fishoutofwater

Fish Out of Water Review: A Shallow Time Waster

Fish Out of Water is the newest game from Halfbrick Studios, the minds behind iOS standouts Jet Pack Joyride and Fruit Ninja. But where their most successful titles were some of the most addicting and well-developed games on the App Store, Fish Out of Water struggles to forge its own identity and live up to the addictive nature of its fantastic progenitors.

Interestingly enough, Fish Out of Water feels like a strange hybrid between Tiny Wings and the flash-based game Kitten Cannon. At the start, you’re given a group of several different fish (and mammals), each with their own different qualities and benefits. Using the touch screen, you select one fish and drag them across the screen, launching them across the surface of the water.

The goal of Fish Out of Water is twofold; you want to launch your selected fish as far as possible, all while racking up the highest number of skips on the surface of the ocean as you can handle. Each game is made up of three turns using three different fish, after which you’re judged by a panel of picky crabs based on the distance traveled, the number of skips accumulated, and your overall performance as a fish thrower.

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At the start, it’s dumb fun that is both absurd and strangely addictive. You’ll find yourself trying any different combinations of fish to see which ones garner you the greatest amount of skips and the longest distance possible, all while learning the proper uses of the speed-adding booster meter, and the individual fish and how they can benefit your overall score. Variables such as weather and water conditions will also test your abilities and strategy during each of your playthroughs, and you’ll also have several goals put to you during your trial runs, including traveling a certain total combined distance, maintaining a certain speed for a dedicated amount of time, and even staying below a meter for a set distance. Achieving goals allows you to level up, which in turn rewards you with crystals that allow you to add bonuses to your runs. Combining different crystals yields different perks, including having 20 skips added on to your overall score or forcing the pickiest of judges to reward you with a 10 out of 10 score at the end of your third throw. The crystals are a nice bonus, but are also the vehicle for the game’s in-app purchase system. On top of that, it takes a considerable amount of time to earn minute amounts of crystals on your own, which kind of felt like a somewhat slimy cash grab tactic. Thankfully, the crystals don’t necessarily impact your overall experience in any great way, making the microtransactions a bit easier of a pill to swallow.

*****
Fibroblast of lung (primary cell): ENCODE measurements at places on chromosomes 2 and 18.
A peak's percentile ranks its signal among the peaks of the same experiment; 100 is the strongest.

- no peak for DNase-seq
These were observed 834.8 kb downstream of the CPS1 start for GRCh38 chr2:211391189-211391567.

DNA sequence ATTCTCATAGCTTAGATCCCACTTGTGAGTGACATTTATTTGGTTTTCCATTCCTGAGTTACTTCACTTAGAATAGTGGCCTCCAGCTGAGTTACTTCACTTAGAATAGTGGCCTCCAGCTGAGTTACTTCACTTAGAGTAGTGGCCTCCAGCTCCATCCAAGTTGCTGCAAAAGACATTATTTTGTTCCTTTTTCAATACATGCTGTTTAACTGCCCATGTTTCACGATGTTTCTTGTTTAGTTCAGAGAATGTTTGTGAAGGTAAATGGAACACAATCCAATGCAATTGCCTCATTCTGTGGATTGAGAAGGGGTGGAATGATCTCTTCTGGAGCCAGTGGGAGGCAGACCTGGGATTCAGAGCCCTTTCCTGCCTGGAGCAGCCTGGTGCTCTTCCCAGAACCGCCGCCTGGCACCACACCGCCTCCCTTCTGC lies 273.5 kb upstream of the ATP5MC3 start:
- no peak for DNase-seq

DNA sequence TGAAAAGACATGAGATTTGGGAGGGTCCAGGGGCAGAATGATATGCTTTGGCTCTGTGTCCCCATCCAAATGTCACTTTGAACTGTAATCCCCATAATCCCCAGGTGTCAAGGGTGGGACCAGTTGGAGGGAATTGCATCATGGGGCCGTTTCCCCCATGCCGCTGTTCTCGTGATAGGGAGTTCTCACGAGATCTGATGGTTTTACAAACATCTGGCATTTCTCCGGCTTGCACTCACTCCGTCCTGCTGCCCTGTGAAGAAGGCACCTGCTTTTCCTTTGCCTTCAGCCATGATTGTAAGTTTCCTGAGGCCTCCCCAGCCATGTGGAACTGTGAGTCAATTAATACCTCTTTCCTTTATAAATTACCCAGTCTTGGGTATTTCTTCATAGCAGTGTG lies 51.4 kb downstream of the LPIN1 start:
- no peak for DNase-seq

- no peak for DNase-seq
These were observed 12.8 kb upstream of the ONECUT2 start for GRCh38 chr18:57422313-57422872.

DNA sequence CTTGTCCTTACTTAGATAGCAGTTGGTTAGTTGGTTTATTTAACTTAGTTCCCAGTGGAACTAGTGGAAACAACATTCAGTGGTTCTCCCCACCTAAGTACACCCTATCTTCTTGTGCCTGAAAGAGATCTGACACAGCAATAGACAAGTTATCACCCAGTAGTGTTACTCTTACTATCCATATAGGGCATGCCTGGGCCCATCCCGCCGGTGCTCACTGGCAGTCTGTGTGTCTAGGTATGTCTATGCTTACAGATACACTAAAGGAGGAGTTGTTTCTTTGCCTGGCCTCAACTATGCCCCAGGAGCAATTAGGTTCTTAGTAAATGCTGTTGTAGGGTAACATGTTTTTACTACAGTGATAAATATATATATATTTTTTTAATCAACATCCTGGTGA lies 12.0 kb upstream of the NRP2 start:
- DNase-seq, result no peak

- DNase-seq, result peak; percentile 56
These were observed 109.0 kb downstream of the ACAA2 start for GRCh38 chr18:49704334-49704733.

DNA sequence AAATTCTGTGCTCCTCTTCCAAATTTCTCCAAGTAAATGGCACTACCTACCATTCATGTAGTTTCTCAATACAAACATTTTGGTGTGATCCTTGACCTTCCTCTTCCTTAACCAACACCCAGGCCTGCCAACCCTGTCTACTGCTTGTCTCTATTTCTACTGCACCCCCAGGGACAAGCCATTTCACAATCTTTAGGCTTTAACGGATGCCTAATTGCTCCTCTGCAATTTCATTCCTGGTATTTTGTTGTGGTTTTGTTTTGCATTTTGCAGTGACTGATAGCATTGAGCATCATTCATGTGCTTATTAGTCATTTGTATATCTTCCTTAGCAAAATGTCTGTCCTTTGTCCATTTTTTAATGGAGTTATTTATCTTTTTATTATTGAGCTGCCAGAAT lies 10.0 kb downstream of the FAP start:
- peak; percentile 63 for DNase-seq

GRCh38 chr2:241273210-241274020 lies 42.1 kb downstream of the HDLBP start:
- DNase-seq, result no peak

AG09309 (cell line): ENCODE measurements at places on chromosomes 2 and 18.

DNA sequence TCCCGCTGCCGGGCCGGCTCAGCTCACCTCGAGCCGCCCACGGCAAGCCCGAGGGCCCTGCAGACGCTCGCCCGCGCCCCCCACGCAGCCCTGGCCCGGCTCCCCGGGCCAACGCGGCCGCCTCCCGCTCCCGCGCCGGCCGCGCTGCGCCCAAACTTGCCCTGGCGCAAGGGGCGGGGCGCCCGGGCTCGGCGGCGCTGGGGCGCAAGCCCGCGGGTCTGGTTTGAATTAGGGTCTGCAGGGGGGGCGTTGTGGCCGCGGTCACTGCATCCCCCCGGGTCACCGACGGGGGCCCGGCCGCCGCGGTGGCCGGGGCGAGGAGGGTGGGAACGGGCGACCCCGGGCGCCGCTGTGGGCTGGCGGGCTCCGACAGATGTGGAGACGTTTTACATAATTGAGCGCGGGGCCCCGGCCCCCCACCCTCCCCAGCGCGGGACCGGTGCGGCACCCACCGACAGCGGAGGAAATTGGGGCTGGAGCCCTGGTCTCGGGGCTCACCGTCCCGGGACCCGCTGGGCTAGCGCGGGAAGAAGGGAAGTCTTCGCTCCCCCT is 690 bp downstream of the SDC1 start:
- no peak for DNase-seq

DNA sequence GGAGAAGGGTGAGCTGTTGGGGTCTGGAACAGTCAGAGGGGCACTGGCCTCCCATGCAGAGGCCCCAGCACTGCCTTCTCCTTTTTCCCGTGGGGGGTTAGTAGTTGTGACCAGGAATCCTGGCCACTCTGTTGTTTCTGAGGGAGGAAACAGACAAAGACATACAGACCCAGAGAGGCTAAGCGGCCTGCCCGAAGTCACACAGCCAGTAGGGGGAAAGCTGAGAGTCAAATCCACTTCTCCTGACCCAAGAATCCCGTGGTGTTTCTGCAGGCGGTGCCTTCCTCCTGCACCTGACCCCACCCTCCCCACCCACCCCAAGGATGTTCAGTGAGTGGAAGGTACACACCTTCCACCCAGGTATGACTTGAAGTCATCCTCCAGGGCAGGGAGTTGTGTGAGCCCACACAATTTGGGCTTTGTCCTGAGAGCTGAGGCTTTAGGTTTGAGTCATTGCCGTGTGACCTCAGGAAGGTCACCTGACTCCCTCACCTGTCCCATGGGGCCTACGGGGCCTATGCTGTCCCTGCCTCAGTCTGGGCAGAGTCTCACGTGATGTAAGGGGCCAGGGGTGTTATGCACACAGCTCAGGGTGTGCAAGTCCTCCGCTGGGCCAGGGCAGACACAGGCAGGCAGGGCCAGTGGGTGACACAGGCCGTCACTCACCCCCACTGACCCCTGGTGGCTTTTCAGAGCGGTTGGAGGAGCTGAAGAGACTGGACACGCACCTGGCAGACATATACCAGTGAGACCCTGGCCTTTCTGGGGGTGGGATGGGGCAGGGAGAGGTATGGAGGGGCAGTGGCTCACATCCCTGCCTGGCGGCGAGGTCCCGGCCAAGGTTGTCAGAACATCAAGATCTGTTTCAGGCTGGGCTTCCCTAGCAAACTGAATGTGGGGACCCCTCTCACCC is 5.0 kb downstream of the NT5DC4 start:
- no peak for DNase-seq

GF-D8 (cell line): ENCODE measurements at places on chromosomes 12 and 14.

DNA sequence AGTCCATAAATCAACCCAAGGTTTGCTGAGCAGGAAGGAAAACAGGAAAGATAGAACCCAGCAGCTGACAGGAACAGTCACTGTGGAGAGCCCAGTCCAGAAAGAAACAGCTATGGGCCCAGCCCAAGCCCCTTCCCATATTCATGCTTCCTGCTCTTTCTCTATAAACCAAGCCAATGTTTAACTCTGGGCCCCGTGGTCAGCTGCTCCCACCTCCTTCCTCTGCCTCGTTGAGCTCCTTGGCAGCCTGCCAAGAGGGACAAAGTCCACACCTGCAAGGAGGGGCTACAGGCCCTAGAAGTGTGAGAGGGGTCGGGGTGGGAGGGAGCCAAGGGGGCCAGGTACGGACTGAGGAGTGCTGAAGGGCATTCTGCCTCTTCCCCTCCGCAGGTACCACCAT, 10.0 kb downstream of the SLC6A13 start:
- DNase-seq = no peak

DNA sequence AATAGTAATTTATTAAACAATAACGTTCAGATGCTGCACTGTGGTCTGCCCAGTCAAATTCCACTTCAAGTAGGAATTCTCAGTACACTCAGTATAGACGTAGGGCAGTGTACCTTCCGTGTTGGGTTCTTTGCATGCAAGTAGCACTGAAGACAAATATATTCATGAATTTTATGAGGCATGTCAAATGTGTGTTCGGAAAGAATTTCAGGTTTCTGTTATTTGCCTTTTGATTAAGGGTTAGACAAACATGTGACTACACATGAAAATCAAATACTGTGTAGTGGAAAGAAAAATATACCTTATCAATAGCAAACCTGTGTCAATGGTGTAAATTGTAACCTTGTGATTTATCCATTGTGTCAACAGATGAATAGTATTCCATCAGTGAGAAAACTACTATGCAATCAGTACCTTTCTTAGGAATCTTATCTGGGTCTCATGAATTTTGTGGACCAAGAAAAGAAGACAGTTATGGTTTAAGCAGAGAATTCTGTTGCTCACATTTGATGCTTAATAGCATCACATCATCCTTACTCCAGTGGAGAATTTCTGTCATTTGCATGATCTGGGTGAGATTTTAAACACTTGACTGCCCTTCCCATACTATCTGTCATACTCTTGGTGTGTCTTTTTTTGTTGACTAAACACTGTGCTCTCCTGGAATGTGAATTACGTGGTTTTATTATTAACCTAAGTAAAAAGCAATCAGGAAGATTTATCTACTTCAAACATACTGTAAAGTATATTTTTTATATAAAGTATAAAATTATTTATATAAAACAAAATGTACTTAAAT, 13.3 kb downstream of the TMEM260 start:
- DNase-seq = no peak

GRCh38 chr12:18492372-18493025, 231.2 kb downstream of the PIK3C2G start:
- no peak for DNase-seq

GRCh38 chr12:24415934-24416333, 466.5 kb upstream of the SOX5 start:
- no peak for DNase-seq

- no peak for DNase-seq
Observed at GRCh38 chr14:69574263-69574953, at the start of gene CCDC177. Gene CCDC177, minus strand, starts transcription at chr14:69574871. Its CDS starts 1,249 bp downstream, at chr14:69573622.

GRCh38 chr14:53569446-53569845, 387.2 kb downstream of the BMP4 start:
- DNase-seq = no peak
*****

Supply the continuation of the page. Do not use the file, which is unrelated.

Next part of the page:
Fish Out of Water is mildly entertaining and was enough fun for me to enjoy my several hour playthrough for this review. The problem that I had with it is that it feels like something I’ve played on iOS before. Now, this typically wouldn’t be a criticism I’d level at a game, as so many of the games on mobile copy the blueprints of others while adding their own small changes to the formula. The problem here, however, is that Halfbrick is a studio who has proven to have the ability to re-invent the mobile gaming space with their clever use of mechanics and game ideas. Fish Out of Water feels strangely anticlimactic for a studio who has one of the best reputations in the mobile development space.

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Furthermore, while you’ll find specific uses for each of the fish during your three-throw runs, none of them really feel like they have a distinct characteristic that sets them apart from the rest of the group (with the exception of Finley the Dolphin and the Brothers). Furthermore, I felt like having access to all of the fish at the start was a bit too generous and was left wondering if the game wouldn’t have benefited from using the Angry Birds formula of introducing a new bird (or in this case, fish) every few levels or so. And while you have boosters that help you speed up your fish and give them an edge out on the water, I would have loved to see some unique special abilities assigned to each of the fish that lent a new tactical edge to the game as a whole.

Overall, Fish Out of Water is a great way to kill some time, but lacks the same depth and creativity as some of Halfbrick’s earlier entries. In many ways, it feels like the studio’s middling release that doesn’t quite rise to the same heights as its predecessors. A general generic feeling and slight lack of tactic or skill makes it feel a bit too easy at times, and although they’re becoming the norm in the mobile space, the idea of microtransactions in a paid app never sits well with me. Still, it’s a fun game that will more than adequately kill your time as you wait for your meal to come at a restaurant or sit in line at the movie theater. Just don’t expect to get sucked in in quite the same way as you did with Jetpack Joyride or Fruit Ninja.



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